Registration is now open for OESF 2019 to be held at the Rydges Latimer Hotel from Monday 2nd to Friday 6th September 2019 in Christchurch, New Zealand.
Side Events provide an opportunity for member based organisations to hold meetings or experts to hold discussions on high-level topics.
Side Event 1:
IUCN and Ecosystem Services: Oceania and Beyond
The International Union for Conservation of Nature (IUCN) cordially invites all IUCN Members and Non-Members to attend a Side Event at the OESF 2019. Exploring IUCN’s strategies and work on ecosystem services and nature based solutions, both in the region and globally, this event will cover:
- Introduction to IUCN and its role and experience on ecosystem services
- Briefing on IUCN global and regional strategies
- Examples of work and publications from IUCN Oceania and other IUCN Commissions
- Collaboration between IPBES and IUCN
- IUCN partnerships and Commission membership
Time: Monday 2nd September 2019, 5:30-6:30pm
Room: Room 1
Coordinators: International Union for Conservation of Nature (IUCN), IUCN Commission on Ecosystem Management
Side Event 2:
A New Map of Global Islands
As part of a global ecosystem mapping effort commissioned by the intergovernmental Group on Earth Observations (GEO), the U.S. Geological Survey (USGS), Esri, and a group of international marine scientists have produced a new, 30 m, standardized global shoreline vector from satellite image interpretation. The global coastlines data was used to produce a new map of global islands which is more accurate and detailed than previous global coastline representations. The data are freely available along with publications and a web explorer tool which enables easy exploration of the data.
The work has been described in an accessible and visually striking booklet entitled A New Map of Global Islands which was published by the American Association of Geographers (AAG) and officially launched at the AAG Annual Meeting in April 2018.
In this side event, the author of the booklet, Dr. Roger Sayre of the USGS, will describe the objectives, methods, and findings of the work, and will provide the booklet in print format to participants. He will summarize the global work and will provide a regional perspective on the Islands of Oceania as well.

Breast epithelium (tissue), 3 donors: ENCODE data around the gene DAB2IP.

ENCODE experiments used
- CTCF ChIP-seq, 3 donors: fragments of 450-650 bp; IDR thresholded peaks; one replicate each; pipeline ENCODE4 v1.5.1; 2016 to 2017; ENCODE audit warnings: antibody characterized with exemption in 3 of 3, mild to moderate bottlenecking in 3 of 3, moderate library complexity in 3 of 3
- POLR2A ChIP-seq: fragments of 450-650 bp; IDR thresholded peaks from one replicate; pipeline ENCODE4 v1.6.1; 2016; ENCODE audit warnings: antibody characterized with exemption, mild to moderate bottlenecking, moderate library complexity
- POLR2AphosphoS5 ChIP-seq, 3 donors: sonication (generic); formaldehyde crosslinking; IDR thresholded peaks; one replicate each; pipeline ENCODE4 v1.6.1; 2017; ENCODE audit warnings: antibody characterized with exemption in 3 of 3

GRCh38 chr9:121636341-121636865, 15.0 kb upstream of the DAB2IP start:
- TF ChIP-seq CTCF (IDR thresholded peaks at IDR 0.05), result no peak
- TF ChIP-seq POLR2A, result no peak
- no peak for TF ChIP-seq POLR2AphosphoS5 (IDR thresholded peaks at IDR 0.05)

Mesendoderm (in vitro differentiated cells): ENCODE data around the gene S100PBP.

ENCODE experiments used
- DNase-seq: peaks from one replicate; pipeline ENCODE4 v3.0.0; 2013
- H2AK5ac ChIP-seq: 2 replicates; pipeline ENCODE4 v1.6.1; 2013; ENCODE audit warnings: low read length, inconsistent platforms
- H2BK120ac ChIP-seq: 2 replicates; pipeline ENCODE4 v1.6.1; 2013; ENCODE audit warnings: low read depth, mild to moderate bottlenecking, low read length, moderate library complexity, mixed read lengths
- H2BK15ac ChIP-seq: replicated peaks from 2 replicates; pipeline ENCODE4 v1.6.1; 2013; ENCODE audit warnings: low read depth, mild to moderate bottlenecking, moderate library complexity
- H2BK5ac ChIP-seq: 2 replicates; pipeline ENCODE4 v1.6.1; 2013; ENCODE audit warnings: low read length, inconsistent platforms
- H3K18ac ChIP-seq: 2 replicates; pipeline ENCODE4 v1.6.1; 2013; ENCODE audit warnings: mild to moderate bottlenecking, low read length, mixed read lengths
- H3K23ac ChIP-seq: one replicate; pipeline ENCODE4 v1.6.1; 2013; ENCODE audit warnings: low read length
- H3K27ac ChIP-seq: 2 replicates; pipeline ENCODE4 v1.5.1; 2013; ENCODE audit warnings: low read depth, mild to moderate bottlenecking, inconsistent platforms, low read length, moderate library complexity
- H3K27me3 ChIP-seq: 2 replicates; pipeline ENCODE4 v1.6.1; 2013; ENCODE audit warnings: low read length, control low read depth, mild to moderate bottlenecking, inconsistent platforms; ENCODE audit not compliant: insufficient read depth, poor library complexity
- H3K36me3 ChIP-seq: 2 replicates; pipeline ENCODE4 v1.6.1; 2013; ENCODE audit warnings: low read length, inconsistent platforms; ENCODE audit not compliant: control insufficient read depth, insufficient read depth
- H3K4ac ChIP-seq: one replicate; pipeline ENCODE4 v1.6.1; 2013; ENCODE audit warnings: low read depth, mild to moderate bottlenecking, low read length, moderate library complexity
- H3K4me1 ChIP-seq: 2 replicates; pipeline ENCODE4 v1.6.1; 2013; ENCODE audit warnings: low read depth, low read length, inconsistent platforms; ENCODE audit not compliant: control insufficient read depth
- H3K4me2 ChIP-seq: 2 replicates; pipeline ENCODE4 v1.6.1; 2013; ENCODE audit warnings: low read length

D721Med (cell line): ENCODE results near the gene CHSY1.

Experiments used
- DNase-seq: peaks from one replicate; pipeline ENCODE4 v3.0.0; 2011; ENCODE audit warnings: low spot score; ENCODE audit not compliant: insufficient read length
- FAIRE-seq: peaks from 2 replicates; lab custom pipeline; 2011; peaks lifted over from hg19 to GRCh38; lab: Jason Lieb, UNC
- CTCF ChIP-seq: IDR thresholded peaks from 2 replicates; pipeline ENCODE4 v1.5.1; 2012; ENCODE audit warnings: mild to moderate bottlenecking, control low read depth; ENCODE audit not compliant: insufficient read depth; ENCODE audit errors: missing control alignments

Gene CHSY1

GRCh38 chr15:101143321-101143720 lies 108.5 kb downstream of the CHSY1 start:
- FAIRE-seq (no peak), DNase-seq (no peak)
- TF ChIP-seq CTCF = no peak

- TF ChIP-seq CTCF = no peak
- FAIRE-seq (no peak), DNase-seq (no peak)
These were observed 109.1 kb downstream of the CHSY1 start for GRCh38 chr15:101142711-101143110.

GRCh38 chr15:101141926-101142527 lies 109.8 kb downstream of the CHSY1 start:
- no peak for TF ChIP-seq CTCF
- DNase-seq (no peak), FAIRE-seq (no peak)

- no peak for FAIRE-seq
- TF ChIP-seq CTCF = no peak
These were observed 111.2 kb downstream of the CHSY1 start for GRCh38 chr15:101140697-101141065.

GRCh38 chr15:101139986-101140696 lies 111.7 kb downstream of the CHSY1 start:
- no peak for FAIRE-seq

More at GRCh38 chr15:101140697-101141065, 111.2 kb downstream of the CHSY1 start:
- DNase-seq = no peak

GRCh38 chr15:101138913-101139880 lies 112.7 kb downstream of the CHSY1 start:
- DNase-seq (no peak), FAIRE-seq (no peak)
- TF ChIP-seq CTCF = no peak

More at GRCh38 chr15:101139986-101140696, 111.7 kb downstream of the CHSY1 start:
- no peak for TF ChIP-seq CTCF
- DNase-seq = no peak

Time: Wednesday 3rd September, 5:45-6:30pm
Room: Room 1
Coordinators: US Geological Survey, ESRI
Side Event 3:
The value of traditional knowledge and indigenous leadership in ensuring healthy oceans for future generations
We will present our work with communities in Fiji. These communities are involved in the protection of the Great Sea Reef, the world’s third longest continuous barrier reef system and home to a diverse array of fish and coral species.
Case studies, from Fiji and Aotearoa will demonstrate how traditional knowledge and science can be successfully combined to achieve effective outcomes that benefit both communities, and the ecosystems that they depend on. The value of knowledge exchange and building strong connections will be explored through specific examples.
The story of Taiātea (a gathering of oceans) will be shared via a short film. This event, which was led by Ngati Kuri, gathered indigenous Pacific Island leaders to share knowledge and embrace shared aspirations for marine conservation.
Information will be presented on two newly formed networks: Te Moana Nui a Hiva, a Cultural network for the Pacific Continent and Taiātea – an Ocean Collective, in Aotearoa. These two initiatives demonstrate how the value of traditional knowledge and strong partnerships are being amplified by Indigenous leaders across the Pacific – with the goal of restoring the mauri (life force) of the Pacific Ocean.
Time: Thursday 5th September 2019, 5:45pm-6:30pm
Room: Room 1
Coordinators: WWF-NZ, NIWA and University of Auckland